Bruce Coppa remembers well the first call he received as former Gov. Neil Abercrombie’s chief of staff. It was about a man who had just threatened to blow up a plane at the Honolulu International Airport. By the time Coppa picked up, the crisis had been averted. But he still needed to brief the governor about what had just happened. It was part of the job.
“They’re calling you because you’re the guy,” Coppa said. “You don’t get to test the water. Once you jump in — you’re in.”
It’s the hardest gig Coppa ever had, and that’s saying a lot. He’s now a partner at Capitol Consultants of Hawaii, the most powerful lobbying firm in the state. Prior to becoming Abercrombie’s right-hand man, he held top executive positions in both the business and labor sectors, including with the Pacific Resource Partnership and the large PR firm Communications Pacific.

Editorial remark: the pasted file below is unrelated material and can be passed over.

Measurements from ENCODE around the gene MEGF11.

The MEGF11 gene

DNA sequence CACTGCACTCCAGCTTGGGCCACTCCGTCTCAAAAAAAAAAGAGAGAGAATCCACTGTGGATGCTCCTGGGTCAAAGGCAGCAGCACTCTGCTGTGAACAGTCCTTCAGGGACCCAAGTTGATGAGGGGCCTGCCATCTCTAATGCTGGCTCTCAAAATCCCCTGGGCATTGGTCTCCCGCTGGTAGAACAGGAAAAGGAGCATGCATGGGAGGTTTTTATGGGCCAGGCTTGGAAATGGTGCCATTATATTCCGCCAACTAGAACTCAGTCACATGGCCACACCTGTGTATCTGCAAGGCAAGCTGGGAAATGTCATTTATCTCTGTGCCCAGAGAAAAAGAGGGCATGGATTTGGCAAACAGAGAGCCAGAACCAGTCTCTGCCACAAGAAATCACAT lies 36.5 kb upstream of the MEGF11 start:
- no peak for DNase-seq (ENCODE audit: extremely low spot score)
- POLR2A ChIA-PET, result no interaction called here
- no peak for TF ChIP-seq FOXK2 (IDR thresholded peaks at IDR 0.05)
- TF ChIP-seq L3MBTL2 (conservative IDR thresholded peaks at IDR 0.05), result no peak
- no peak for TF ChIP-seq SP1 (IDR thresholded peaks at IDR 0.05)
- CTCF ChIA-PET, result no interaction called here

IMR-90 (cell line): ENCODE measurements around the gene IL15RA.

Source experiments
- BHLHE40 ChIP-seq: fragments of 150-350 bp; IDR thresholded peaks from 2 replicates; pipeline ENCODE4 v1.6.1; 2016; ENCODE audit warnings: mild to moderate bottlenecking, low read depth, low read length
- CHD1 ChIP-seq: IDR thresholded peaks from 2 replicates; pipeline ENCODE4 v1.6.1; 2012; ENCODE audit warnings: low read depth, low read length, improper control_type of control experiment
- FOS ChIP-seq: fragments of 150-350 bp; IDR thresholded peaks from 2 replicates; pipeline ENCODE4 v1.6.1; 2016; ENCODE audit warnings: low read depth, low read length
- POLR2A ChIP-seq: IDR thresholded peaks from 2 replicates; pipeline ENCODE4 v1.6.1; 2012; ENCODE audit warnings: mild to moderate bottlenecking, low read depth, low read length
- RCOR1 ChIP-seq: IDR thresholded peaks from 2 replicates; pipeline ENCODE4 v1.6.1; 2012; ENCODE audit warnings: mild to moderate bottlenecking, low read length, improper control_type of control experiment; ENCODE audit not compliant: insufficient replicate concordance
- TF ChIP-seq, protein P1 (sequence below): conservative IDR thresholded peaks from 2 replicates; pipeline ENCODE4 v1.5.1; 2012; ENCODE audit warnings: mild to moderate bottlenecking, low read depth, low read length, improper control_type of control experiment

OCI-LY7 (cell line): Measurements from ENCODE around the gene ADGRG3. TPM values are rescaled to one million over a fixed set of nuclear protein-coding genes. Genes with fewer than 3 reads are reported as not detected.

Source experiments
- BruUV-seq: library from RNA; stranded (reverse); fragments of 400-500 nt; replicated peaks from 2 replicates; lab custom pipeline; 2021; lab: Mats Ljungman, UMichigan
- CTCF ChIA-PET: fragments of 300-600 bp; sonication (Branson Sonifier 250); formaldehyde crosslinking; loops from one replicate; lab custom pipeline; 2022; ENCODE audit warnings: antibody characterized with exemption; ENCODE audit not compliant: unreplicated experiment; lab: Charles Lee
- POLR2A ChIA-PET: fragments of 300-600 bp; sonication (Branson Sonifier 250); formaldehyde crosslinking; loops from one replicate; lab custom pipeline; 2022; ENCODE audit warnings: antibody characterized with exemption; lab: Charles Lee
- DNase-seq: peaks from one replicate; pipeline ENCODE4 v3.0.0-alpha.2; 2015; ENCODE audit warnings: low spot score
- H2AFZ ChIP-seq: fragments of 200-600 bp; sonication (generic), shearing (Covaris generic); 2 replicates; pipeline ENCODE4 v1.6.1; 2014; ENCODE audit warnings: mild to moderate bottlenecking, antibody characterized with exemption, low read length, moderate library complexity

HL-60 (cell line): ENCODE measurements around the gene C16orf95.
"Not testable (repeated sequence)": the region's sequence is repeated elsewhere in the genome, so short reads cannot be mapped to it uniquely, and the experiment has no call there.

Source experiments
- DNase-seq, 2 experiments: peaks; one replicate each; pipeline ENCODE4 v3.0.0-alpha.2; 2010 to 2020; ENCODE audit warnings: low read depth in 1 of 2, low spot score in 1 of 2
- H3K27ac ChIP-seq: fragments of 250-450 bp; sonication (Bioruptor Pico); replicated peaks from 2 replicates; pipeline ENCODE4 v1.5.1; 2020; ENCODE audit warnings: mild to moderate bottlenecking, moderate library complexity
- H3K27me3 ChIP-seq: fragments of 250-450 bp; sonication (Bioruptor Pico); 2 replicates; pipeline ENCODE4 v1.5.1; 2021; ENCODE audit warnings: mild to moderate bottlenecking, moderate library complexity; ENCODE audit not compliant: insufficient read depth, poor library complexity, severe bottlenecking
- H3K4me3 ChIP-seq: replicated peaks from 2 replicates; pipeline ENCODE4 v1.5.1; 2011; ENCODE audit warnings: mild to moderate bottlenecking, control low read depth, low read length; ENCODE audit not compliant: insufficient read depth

That’s why he and other political observers find U.S. Rep. Tulsi Gabbard’s latest hire as the chief of staff so perplexing.
Kainoa Ramananda Penaroza, 30, who is the third person to hold the position in two years, doesn’t have the kind of political experiences found in the resume of a typical high-ranking congressional staffer.